Not getting enough Vitamin A in the diet has a serious impact on health. In Cameroon, for example, 40 per cent of children under five suffer from Vitamin A deficiency; this means that they become sick more easily, and may even die. While it is possible to take Vitamin A supplements, in the long term it is better to include more Vitamin A rich foods in the diet. For example, some varieties of plantain and banana have high levels of carotenoid, a substance that the body uses to make Vitamin A. The African Research Centre on Banana and Plantain in Cameroon (CARBAP) is investigating the potential of these varieties, at its research station in Njombe, Cameroon. The station also has an enormous collection of different types of banana and plantain, one of the biggest collections in the world. Food scientist, Dr Gérard Ngoh, took Mike Davison to see the collection, and Mike began by asking just how many different varieties the collection contained.
Audio link: http://www.agfax.net/radio/detail.php?i=103
Article: Going bananas for vital vitamins

Transforming agriculture in Africa

'To transform agriculture in Africa we therefore need to introduce the power of education into agriculture,' says Glyvyns Chinkuntha

What are the ideas that could transform African agriculture – and make the lives and livelihoods of smallholder farmers across the continent better? A conference held recently in Johannesburg, South Africa, brought together farmers, donors, researchers, and businesses from all over the continent to discuss ways to make African agriculture more productive and competitive in a global economy. Neil Palmer reports with some of their ideas on what African agriculture needs for the future if it is to become the keystone to further economic growth on the continent.
Audio link: http://www.agfax.net/radio/detail.php?i=16
Article: Transforming agriculture in Africa

New Agriculturist podcast 2007-5

Soil is a vitally important, yet frequently underrated, natural resource.

Much agricultural research lasts only a few years or so. But the Broadbalk fields at Rothamsted Research, UK, are home to the longest-running agricultural experiment int eh world. Professor Phil Brookes takes Susie Emmett to the heart of the trials to discuss how useful and relevant such a demonstration is to farmers today, more than 150 years since they began. From Uganda, Georgina Smith reports from a plot bursting with juicy pineapples and healthy vegetables as part of another on-farm experiment, and how it has benefited smallholders.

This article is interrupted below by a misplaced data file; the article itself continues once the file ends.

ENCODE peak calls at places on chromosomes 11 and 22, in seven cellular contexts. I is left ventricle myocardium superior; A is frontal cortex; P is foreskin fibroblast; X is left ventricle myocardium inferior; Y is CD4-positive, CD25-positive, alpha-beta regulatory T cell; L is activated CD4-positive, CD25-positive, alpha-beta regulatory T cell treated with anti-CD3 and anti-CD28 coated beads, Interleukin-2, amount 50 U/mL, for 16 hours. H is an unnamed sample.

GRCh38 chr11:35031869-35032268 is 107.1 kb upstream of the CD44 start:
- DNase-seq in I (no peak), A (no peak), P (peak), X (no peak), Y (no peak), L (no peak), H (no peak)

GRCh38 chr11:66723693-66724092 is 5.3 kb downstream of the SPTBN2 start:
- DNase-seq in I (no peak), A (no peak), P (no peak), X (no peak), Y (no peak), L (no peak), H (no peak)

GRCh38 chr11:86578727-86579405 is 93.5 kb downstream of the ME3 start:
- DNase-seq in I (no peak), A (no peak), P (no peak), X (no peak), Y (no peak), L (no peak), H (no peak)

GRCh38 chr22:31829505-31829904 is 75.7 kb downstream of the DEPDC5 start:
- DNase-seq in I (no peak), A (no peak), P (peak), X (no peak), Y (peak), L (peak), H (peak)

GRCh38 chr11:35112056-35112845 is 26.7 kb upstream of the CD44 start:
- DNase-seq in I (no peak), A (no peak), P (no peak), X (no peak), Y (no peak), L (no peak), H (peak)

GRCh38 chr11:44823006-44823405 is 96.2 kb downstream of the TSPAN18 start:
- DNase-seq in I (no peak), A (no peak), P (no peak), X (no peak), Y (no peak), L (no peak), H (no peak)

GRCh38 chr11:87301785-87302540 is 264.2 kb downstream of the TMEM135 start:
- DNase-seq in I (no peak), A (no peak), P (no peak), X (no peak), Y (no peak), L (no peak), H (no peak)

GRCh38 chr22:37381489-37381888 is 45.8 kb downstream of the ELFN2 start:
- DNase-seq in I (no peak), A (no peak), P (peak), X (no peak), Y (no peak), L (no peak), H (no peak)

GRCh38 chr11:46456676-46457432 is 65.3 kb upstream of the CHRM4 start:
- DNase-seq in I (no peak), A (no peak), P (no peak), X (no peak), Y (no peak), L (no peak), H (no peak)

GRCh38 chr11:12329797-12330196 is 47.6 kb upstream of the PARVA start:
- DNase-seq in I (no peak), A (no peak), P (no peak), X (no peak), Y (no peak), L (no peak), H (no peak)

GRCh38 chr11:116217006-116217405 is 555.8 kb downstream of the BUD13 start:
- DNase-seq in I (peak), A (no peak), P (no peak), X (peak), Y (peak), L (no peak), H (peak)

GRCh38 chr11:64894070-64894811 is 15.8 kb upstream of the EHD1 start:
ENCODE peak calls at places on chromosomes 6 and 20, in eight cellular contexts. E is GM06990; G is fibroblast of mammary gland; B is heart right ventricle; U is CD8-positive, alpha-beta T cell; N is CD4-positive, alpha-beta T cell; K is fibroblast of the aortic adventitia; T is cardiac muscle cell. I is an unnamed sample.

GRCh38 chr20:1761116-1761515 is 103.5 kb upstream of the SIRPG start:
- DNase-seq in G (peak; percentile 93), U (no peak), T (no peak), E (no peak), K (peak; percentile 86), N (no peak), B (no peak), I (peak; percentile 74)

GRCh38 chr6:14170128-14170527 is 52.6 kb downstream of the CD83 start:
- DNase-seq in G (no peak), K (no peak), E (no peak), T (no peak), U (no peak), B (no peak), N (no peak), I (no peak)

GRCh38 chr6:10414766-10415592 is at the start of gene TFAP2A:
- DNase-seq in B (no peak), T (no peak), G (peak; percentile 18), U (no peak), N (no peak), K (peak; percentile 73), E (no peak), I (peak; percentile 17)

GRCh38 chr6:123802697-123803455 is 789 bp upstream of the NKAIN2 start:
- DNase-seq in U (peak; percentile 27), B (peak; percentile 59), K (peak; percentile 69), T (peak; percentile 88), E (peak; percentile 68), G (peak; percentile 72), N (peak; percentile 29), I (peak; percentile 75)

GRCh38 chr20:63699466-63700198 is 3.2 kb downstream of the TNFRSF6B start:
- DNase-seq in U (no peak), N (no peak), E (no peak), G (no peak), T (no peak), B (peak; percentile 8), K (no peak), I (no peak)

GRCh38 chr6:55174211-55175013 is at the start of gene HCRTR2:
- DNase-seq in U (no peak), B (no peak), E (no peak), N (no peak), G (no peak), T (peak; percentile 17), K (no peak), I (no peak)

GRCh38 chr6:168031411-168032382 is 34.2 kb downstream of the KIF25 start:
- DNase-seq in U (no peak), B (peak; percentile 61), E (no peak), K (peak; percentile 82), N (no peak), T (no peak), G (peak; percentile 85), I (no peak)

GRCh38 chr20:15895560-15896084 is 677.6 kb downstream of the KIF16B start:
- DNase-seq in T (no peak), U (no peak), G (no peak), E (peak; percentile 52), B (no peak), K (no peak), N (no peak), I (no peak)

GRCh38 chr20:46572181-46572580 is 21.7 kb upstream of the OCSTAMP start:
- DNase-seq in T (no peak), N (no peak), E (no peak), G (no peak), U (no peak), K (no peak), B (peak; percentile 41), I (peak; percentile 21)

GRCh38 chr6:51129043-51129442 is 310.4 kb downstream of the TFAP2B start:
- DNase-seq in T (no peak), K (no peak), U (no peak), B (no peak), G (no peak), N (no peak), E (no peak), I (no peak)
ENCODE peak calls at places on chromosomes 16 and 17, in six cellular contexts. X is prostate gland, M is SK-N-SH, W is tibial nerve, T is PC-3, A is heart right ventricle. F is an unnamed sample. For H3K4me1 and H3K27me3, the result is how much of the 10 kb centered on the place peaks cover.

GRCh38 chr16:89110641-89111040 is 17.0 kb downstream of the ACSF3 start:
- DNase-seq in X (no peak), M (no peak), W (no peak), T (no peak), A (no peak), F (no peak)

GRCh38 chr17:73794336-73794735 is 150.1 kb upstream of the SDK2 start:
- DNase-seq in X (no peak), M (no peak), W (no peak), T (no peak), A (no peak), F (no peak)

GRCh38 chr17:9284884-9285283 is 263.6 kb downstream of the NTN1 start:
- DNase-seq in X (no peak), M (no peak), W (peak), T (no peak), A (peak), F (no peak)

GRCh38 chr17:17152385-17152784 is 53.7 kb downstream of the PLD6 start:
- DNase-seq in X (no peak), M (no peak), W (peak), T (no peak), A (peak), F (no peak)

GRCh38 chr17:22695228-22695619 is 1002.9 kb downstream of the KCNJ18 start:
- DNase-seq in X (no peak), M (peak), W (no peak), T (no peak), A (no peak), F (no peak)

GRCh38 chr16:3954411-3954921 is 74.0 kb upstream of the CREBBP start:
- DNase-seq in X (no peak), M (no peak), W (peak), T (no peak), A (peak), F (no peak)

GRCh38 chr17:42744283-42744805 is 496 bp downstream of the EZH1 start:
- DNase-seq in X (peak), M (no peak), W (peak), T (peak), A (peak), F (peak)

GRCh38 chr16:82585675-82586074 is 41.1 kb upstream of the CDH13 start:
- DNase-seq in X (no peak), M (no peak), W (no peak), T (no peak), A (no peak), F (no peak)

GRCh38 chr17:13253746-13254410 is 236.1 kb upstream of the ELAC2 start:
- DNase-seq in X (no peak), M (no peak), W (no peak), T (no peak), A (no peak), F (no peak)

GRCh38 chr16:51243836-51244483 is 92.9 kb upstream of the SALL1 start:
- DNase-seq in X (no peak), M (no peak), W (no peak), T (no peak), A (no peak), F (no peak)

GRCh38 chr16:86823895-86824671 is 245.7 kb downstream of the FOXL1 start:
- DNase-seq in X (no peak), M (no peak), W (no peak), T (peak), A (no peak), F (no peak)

Audio link: http://wrenmedia.jellycast.com/files/audio/new-ag07-5.mp3
Article: Making soil matter, Editorial

Blooming business

Blooming business

Flowers are big business - so big in fact, that global trade in flowers has been growing by 20 per cent each year. With so much demand coming mostly from Europe, it is no wonder that farmers want to invest in the flower business, but is the option open to small scale farmers, as well as large commercial operations? Susie Emmett travelled to South Africa and Amsterdam in the Netherlands, where flowers from more than 80 countries are traded, to find out. She talks to the entrepreneurs seizing the opportunity to create an increasingly Blooming business.
Audio link: http://www.agfax.net/radio/detail.php?i=18
Article: The power of flowers

Getting research off the shelves

'To transform agriculture in Africa we therefore need to introduce the power of education into agriculture,' says Glyvyns Chinkuntha

There have been many changes at the Department for International Development in recent months, with Douglas Alexander replacing former Secretary of State for International Development, Hilary Benn. Behind the scenes, research at DFID continues, and the launch of DFID's new research programme - Research into Use - is one of latest initiatives contributing to the growth of sustainable agriculture, a significant sector for Africa. In this interview Susanna Thorp talks to Dan Kisauzi, Director of capacity strengthening for the programme, about what putting research into use really means.
Audio link: http://www.agfax.net/radio/detail.php?i=19
Article: Transforming agriculture in Africa